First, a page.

Walter H. Page
just as welcome for January.
I am glad to hear what you write, too, that you had made no engagement with any other publisher touching the books (I say books, because this matter about the parks and reservations will make one book, and the matter that you are obliged to write about Alaska will make another book); and that Messrs.
Houghton, Mifflin & Company may bring them out for you when you are ready. The Atlantic will do all it can in the meantime in the way of serial publication---very thankfully. The books you may be sure will be brought out in volumes worthy of the subject, worthy in their manufacture to take their place along with their proper fellows in the mass of permanent literature which this firm puts forth.
The firm sends you, with its compliments, a set of the complete Burroughs, to show something of the excellence of their making of books. As for illustrations, they will be put in in the most artistic and effective fashion.
EDITORIAL OFFICE OF
THE Atlantic Monthly,
Oct. 29, 1897.
My dear Mr. Muir,
It is a great satisfaction to receive your letters, from which it appears that the gods are good to us, because instead of writing one article about the parks and reservations, you are obliged to write four. For this I send my hearty thanks, and the Atlantic will announce in its prospectus that papers will be expected from you in early numbers about, (1) the Reservations, (2) the Yellowstone Park, (3) the Yosemite Park, (4) The Sequoia Parks.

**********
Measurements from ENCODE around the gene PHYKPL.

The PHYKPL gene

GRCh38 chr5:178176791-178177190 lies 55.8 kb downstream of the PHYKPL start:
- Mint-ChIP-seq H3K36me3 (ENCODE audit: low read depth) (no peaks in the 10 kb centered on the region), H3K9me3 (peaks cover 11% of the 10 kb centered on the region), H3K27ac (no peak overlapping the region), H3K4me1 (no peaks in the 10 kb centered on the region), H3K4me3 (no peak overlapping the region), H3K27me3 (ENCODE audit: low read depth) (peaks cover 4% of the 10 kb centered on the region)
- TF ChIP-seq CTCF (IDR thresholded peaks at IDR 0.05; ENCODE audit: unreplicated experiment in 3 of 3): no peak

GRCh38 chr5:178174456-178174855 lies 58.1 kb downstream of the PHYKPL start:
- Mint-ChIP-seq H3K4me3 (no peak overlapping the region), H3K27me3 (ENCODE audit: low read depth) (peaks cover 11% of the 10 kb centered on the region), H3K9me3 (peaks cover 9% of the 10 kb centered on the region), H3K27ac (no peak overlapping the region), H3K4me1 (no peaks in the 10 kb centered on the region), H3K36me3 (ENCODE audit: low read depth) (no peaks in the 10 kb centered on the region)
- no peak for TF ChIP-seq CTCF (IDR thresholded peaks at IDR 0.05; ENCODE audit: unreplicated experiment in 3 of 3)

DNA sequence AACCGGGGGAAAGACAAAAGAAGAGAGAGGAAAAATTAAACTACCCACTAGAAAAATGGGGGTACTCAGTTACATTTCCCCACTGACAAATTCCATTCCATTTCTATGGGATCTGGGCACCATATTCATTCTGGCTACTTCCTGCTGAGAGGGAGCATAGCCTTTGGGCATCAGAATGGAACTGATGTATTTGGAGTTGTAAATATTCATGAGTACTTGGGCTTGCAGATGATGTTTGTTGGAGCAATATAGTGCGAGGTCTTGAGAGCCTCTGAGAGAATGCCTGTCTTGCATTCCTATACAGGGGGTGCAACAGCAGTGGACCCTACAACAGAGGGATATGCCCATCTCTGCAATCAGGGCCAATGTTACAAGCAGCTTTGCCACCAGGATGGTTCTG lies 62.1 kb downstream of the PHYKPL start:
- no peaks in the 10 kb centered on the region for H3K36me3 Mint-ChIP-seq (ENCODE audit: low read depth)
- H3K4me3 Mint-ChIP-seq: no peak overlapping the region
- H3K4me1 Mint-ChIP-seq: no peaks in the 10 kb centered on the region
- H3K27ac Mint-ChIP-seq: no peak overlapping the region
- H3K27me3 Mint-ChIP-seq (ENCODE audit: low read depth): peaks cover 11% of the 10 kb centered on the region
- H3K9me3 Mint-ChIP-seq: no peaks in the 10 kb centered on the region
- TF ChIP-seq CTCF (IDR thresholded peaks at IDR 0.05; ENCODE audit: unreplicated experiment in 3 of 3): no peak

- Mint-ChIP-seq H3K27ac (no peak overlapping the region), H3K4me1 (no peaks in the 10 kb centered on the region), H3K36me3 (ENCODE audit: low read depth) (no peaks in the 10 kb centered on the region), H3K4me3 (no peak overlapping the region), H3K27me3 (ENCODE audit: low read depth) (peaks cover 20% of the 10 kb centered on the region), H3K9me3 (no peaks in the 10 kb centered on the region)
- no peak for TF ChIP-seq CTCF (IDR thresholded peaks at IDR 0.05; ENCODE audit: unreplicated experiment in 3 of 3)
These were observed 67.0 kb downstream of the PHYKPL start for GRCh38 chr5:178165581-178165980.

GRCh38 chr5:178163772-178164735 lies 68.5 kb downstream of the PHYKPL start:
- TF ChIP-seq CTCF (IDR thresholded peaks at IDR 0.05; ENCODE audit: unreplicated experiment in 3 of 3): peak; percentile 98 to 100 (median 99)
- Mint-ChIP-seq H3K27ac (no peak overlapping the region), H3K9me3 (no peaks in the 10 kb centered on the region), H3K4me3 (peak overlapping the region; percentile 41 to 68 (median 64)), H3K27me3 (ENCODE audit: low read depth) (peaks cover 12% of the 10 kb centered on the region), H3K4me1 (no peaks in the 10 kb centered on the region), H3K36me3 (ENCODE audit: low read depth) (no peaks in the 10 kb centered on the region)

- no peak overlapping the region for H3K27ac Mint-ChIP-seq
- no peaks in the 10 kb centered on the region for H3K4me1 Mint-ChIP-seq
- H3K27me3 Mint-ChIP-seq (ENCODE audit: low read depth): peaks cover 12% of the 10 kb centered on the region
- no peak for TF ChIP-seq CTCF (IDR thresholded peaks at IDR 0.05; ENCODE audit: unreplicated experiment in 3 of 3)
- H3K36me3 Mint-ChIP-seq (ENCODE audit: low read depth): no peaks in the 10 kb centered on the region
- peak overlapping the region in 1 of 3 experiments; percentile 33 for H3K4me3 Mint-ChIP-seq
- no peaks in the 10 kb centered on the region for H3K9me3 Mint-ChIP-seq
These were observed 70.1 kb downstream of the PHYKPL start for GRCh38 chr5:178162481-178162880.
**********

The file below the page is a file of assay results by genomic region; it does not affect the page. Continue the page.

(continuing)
I took the liberty to telegraph you the hope that we might receive the first paper in time to use in the December Atlantic, and I have your answer that it is now on the way.
My eagerness about that must be set down to myappreciation of it, because if it do not happen to reach us in time for December, it will be
EDITORIAL OFFICE OF
The Atlantic Monthly,
Very heartily I thank you for the definite promise of these books, and whatever any of us can do in any way to serve you may you reckon on.
I thank God that you do not write in glib, acrobatic fashion: anybody can do that. Half the people in the world are doing it all the time, to my infinite regret and confusion.
And as for the Alaska book by any given time---no matter. People will be going there always; and I don't care any more than you care about any "tourists" patronage. That was professorSargent's remark and it was the only immoral speech I have ever heard him make.
The two books on the Parks and on Alaska will not need any special season's sales nor other accidental circumstances: they'll be Literature!
very sincerely yours,
Mr. John Muir.
1897 Oct 29
Original letter dimensions: 21 x 27.5 cm.
Page, Walter H., "Letter from Walter H. Page to John Muir, 1897 Oct 29." (1897). John Muir Correspondence (PDFs). 2026.
Reel 09, Image 1128
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